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  1. Nanette Mutrie
  1. Centre for Exercise Science and Medicine, University of Glasgow, 64 Oakfield Avenue, Glasgow G12 8LT, UK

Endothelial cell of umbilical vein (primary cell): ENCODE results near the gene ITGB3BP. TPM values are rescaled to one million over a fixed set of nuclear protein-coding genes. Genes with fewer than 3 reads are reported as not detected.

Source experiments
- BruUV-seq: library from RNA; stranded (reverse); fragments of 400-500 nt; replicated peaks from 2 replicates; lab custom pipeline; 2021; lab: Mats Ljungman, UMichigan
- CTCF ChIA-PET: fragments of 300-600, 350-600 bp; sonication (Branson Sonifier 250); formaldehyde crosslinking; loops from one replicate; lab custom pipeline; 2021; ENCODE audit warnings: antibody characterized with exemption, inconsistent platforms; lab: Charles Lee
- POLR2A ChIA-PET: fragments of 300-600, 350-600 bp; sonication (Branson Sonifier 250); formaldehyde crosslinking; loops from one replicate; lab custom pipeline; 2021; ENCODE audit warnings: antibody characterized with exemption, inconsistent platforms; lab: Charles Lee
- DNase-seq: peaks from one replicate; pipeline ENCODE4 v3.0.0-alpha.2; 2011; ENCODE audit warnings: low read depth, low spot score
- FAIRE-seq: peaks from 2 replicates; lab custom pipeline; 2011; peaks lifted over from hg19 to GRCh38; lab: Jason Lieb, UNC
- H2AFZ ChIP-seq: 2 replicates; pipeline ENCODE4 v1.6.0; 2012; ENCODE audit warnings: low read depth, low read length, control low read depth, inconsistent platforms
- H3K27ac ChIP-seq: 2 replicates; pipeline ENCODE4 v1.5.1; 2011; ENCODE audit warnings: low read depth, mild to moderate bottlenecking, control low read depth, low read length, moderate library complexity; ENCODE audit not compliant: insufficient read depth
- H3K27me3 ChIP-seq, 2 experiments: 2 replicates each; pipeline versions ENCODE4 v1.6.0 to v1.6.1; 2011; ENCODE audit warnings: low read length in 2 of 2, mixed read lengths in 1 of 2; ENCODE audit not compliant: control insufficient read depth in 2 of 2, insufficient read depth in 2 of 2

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    There is an assumption in the popular press that exercise dependence is common and an indicator of serious mental health problems. In fact, the prevalence of exercise dependence and its psychological effects are unknown. One major issue in previous writing has been lack of agreement of a definition (which would conform to criteria used for assessing other dependencies such as drug dependence) and a valid and reliable measuring tool. The authors of this study and a parallel quantitative study1 have used valid and reliable measuring tools complemented by qualitative data from interviews and have found that when exercise dependence is present it is likely to be secondary to an eating disorder. These findings support Veale's observation2 that primary exercise dependence is rare and may help to dispel the popular press viewpoint that everyone who begins an exercise programme is at risk of becoming dependent.

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